More is less when it comes to downtown concession stands
|Halverson (click for larger version)|
May 25, 2011 | 07:30 AMAdditions to our lakefront.
And now concession stands.
There's always something that seems worthy until you look at the bigger picture.
The latest issue relates to whether concession stands should be allowed in downtown Lake Geneva. Those proposing the stands are sincere. One wants to sell gelato. The other is a church group. How can you be against gelato or churches?
No doubt those groups are upset the City Council and Plan Commission won't OK their proposals. That's understandable. Things are always simpler when you're inside an idea instead of looking at it objectively from the outside, with the bigger picture in mind.
In this case, the council and city Plan Commission made the right decision to turn down the requests.
Two business representatives made good points about not allowing the carts while speaking before the Plan Commission. Carts downtown would help create "a carnival-like" atmosphere, said one. One cart? Maybe not. But if you allow one, how could you stop more?
Already carts are allowed 12 days during the summer. That seems fair. Any more and you risk a cascade of problems.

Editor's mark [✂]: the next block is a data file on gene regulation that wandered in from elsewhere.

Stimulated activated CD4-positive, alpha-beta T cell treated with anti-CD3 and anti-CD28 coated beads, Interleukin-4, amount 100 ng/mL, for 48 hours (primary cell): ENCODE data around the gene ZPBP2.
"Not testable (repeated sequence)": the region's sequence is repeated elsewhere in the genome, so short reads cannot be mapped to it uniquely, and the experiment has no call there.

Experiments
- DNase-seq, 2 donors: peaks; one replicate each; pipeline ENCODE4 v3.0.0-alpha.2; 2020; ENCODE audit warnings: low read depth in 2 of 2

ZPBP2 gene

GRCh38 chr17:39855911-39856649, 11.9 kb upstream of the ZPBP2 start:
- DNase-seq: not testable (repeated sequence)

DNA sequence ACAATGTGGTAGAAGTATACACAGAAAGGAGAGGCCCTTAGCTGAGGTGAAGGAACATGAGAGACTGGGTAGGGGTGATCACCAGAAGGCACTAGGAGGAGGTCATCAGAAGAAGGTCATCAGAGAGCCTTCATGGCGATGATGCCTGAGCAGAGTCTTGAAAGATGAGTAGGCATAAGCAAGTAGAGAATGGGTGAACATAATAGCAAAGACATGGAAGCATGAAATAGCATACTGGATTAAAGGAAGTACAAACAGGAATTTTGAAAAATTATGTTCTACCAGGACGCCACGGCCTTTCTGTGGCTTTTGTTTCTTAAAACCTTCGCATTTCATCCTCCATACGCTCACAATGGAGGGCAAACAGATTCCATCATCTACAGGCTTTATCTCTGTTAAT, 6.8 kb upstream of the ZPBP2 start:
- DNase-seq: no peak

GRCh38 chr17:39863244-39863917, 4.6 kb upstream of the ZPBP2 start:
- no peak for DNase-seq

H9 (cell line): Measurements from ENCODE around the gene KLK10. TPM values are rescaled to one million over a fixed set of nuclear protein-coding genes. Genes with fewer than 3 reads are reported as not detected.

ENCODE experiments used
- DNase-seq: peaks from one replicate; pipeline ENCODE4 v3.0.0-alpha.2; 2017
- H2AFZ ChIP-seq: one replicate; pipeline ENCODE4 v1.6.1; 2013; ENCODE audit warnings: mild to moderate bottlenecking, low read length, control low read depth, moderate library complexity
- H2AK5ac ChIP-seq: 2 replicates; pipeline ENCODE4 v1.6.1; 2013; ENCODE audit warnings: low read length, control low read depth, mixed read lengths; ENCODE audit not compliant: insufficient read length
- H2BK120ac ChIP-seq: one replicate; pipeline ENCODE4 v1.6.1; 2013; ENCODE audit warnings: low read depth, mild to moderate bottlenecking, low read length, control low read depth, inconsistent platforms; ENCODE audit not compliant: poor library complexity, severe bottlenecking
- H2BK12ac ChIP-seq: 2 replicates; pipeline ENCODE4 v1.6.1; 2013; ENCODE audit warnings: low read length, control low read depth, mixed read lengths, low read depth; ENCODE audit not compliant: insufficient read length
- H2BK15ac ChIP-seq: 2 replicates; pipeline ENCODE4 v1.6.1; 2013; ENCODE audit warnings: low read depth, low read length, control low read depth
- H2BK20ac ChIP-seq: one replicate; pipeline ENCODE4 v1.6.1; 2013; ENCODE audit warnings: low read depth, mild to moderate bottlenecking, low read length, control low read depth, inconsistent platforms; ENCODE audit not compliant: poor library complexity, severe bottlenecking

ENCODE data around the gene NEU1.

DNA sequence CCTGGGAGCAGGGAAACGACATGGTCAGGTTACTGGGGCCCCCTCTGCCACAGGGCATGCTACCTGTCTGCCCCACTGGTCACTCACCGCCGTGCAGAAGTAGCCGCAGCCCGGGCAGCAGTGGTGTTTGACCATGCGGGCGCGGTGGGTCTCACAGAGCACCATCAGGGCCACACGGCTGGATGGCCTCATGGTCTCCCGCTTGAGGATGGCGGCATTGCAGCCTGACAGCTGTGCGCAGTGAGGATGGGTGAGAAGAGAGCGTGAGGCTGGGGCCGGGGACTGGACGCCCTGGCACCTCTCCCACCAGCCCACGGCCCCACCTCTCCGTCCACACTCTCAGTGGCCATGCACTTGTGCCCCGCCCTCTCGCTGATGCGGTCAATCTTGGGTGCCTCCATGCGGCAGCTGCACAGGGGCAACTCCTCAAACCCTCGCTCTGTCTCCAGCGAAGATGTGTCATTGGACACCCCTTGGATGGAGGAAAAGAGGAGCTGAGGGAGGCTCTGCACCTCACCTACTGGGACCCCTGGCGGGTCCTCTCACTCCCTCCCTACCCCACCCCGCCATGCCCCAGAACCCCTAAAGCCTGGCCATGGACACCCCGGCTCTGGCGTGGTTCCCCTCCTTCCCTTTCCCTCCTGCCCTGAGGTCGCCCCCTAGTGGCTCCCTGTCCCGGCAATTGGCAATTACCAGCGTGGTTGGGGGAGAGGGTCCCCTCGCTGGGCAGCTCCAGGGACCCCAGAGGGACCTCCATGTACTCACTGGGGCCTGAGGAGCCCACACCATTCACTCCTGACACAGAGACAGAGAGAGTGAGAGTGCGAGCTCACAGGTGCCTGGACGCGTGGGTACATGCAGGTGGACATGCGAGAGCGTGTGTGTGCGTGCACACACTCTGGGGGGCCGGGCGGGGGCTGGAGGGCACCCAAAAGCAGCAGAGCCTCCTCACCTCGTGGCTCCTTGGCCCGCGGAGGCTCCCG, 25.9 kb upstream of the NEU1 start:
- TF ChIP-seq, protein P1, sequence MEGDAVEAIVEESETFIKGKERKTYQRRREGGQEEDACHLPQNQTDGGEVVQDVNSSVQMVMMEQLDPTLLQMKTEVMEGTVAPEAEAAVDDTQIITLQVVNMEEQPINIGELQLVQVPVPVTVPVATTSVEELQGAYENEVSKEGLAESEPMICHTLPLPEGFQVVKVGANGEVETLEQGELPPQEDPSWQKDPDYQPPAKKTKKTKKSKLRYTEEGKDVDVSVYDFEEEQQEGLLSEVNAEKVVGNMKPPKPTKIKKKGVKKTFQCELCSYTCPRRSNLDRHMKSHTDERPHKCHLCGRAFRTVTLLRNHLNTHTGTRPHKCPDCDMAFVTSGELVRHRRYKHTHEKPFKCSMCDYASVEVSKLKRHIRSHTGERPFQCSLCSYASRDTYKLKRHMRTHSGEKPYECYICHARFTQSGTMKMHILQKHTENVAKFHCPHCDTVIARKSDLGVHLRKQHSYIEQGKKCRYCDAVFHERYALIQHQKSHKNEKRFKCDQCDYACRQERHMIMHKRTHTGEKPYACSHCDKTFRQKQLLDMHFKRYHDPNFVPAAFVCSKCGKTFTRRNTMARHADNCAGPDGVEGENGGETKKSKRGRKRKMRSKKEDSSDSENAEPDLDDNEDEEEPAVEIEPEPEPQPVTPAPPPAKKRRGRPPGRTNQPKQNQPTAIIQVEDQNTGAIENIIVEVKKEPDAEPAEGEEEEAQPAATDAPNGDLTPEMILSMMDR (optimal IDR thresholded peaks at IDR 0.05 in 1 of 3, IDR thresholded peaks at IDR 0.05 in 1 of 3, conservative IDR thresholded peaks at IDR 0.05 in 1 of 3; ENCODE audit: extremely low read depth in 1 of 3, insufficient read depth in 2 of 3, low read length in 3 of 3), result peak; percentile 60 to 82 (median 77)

In a city like Madison, food carts around the square add a certain ambiance. But there's plenty of space, and even in Madison more begets more and a less than pristine appearance develops.
Add to that the inevitable litter that occurs when people are taking to the street with anything edible. Sure, that happens now. But concession stands would just exacerbate the problem.
And let's not forget the traffic flow. The downtown gets clogged enough in the summer. Adding a concession stand or two will just make it worse.
Another business person made the point that people pay good money to rent the downtown storefronts. Allowing carts with limited overheads to have the same advantage does seem a might unfair. Long-term downtown businesses spend money year-round, some take on red ink during the winter so they can flourish in the summer. A cart, which only operates during the summer, would have an unfair advantage. Filled storefronts are vital to an appealing downtown. The businesses there don't need any more challenges.
Alderman Tom Hartz, an architect in a different life, makes a good point about downtown character. We have to look beyond one or two carts at the downtown as a whole.
The downtown and our lakeshore are little eco-systems.
One or two things can knock them out of whack. And once something is allowed, it's hard to turn back the clock.
Halverson is the general manager of the Regional News.